Why The Republicans In Harrisburg Won’t Fight COVID-19

Marc Stier |

COVID-19 cases are rising again across the country and in our state. Cases in Pennsylvania are averaging 1,552 per day in October, almost double the 787 average per day in September and above the 1,364 average per day in April. And, the best evidence we have is that it is not just due to expanded testing. We are testing an average of 15,514 in October, a bit more than in September (13,847 per day) and far more than April (5,996 per day). But the percentage of tests that are positive is also increasing from 7% in September to 9% in October, though far below the 23% found in April.

Deaths from COVID-19 have only risen by a small amount in Pennsylvania. But while better treatments should keep us from the disastrous numbers of April, we know that the rise in deaths typically lag the rise in cases by two to three weeks.

Who bears the responsibility for this new resurgence? And what should be done about it?

To some extent, no one bears all the responsibility. COVID-19 remains a highly contagious disease, one that is easily transmitted if we don’t take precautions.

But it is also clear that Republicans in both Washington and Harrisburg have undermined the fight against COVID-19.

Trump’s failure to take the pandemic seriously is obvious. His unwillingness to encourage people to wear masks; his failure to take action on a federal level to reduce the spread of the disease; his calls for premature opening of schools and businesses; and his own personal disregard for the well-being of his staff members, his campaign contributors, and members of Congress is sadly plain to see.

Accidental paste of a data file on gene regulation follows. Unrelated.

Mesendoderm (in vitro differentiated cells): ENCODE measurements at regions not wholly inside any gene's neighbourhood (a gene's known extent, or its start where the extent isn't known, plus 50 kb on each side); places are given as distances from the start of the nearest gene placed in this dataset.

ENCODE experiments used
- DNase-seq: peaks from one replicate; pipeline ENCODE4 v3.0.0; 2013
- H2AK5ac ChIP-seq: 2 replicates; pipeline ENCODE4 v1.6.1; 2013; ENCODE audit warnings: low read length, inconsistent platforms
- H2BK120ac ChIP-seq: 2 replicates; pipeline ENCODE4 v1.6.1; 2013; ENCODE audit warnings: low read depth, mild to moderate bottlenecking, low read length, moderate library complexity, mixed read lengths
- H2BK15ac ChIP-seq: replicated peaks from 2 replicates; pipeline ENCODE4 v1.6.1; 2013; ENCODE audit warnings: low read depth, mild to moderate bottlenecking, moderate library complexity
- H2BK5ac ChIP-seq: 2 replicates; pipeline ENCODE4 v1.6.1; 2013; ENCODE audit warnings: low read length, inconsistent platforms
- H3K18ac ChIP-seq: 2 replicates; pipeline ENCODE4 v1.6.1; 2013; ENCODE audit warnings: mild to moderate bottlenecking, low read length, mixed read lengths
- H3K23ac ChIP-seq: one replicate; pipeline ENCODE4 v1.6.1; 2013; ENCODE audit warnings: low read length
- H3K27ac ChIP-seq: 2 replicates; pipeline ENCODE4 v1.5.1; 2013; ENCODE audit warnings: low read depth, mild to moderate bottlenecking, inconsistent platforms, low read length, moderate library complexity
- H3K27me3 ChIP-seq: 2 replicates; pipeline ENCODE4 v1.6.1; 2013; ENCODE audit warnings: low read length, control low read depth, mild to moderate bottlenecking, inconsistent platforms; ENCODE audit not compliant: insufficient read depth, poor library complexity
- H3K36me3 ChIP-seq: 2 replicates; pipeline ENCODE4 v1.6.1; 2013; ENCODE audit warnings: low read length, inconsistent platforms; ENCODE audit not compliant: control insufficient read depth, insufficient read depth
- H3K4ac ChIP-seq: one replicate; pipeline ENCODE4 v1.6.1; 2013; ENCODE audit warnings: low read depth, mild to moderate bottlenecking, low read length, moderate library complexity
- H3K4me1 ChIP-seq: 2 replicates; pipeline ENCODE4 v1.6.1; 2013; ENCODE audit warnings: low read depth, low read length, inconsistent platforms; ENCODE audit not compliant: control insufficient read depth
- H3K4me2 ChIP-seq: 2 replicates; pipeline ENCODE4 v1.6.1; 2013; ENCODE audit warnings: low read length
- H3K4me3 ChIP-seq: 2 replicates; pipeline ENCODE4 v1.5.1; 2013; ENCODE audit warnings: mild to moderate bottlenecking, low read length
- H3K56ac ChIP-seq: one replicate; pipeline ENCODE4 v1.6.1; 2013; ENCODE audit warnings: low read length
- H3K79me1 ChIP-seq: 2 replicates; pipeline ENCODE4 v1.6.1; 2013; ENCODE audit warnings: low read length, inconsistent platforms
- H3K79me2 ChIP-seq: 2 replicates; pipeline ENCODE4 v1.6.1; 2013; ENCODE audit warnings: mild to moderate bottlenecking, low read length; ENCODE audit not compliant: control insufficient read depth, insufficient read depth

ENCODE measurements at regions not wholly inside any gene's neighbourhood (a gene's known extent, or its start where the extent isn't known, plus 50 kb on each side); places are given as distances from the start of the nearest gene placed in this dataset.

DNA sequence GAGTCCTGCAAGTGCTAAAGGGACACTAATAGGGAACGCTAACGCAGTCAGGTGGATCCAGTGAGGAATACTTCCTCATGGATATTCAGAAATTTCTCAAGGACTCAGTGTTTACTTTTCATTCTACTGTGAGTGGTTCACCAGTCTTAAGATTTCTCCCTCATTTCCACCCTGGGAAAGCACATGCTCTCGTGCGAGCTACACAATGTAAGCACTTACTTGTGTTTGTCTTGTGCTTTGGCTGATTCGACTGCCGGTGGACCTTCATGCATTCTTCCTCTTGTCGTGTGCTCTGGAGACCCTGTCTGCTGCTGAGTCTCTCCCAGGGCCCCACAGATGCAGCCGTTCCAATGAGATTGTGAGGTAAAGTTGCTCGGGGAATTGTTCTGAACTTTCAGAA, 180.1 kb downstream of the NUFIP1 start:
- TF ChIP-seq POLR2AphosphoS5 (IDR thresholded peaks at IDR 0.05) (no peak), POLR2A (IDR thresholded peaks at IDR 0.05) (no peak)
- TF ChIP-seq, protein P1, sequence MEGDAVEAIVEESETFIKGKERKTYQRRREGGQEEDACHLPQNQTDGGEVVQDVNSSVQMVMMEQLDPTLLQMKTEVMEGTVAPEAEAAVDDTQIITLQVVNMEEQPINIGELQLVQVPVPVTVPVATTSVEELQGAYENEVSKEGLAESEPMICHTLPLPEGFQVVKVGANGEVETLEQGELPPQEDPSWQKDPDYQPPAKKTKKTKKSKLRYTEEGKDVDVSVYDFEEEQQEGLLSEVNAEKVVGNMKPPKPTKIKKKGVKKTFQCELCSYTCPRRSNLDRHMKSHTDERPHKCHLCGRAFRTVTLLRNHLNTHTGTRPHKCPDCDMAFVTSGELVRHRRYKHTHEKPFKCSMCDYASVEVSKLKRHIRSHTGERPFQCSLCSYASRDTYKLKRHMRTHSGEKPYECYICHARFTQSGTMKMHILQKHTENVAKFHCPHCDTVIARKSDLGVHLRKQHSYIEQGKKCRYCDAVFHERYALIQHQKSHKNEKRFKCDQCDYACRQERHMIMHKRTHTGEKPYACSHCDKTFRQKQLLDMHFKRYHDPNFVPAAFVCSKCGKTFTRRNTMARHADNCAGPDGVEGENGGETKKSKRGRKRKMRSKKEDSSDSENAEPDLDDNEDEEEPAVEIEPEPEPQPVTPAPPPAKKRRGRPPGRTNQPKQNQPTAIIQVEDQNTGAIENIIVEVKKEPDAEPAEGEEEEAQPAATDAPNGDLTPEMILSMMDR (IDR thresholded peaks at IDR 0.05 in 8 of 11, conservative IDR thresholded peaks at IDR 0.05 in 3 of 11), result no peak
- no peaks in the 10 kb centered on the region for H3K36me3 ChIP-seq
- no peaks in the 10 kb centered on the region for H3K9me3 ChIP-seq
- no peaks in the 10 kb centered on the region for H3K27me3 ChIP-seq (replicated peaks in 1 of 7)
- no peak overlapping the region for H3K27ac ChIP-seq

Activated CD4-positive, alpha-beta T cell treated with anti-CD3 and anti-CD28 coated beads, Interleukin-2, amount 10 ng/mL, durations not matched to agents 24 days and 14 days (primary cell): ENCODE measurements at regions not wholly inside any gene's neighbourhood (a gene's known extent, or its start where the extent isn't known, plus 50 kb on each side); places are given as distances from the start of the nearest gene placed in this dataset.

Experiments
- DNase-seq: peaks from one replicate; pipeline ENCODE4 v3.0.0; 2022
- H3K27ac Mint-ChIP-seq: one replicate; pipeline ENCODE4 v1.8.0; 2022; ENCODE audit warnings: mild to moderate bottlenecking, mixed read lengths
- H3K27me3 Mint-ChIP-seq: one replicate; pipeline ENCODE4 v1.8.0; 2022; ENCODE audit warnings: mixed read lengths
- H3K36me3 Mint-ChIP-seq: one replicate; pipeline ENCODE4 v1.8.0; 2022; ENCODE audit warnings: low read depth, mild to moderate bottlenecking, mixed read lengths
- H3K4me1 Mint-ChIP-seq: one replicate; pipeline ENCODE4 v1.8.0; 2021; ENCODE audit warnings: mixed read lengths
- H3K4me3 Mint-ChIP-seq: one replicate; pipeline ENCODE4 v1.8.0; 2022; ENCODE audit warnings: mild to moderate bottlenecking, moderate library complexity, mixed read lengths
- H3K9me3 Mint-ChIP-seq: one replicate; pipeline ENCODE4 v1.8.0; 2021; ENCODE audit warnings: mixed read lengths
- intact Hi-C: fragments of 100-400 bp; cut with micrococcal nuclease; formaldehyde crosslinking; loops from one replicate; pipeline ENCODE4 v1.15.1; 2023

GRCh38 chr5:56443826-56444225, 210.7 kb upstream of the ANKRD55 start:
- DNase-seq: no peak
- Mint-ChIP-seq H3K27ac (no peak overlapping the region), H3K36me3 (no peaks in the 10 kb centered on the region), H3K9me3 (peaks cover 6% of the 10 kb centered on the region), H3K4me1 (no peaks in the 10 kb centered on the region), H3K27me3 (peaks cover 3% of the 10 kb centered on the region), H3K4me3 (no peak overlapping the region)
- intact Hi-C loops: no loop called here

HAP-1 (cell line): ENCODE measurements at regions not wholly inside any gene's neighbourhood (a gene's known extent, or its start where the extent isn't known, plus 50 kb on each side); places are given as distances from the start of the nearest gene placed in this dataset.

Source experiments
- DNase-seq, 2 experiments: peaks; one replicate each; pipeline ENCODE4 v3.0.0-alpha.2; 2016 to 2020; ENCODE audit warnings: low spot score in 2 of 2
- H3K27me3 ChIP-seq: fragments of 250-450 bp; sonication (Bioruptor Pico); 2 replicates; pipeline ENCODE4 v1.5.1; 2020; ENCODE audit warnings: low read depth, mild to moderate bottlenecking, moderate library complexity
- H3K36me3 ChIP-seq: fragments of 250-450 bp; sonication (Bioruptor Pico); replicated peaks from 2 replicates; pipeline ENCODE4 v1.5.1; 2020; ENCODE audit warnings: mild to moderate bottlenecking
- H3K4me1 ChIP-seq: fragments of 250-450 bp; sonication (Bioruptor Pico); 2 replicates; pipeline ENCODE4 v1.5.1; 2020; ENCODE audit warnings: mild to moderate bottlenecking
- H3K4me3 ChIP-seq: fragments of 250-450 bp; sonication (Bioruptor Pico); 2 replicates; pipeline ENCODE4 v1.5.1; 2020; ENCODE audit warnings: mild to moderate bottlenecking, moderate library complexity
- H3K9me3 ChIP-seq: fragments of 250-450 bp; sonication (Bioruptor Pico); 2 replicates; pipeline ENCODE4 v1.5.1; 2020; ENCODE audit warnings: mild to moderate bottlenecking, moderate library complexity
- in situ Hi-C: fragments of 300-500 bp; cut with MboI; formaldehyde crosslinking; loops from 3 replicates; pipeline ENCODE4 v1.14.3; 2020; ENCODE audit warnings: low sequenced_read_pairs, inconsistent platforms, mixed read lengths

And he has set the wrong example by encouraging Republicans in Pennsylvania to follow his lead in this dangerous direction.

That’s why it was so important for Governor Wolf to veto bills (and the Democrats in the General Assembly to uphold his veto of those bills) that would have threatened Pennsylvania lives and our economy by opening businesses prematurely. Wolf rightly rejected the totally backward right-wing narrative that we had to choose between our lives and the economy.

As our recent policy brief shows, our economy was going to suffer badly as a result of COVID-19 regardless of whether Governor Wolf and other governors, both Democratic and Republican, ordered businesses to close and people to stay at home for one very simple reason: customers and workers would have simply stayed away anyway. They, unlike Trump and his followers among Republican legislators, understand the risks of COVID-19 to themselves, their families, and the community at large. And if we had allowed COVID-19 to spread more widely and cause more deaths, more of them would have stayed away from community businesses for an even longer period of time.

How do we know this? Through four critical pieces of evidence. First, public opinion surveys tell us that even as infection rates decline, people are extremely wary of going back to businesses where many people congregate. Even as Republicans were demanding an end to the governor’s restrictions on restaurants last week, it was clear to anyone who sought a dinner reservation in Philadelphia that restaurants booked for weeks ahead in normal times had plenty of seats available.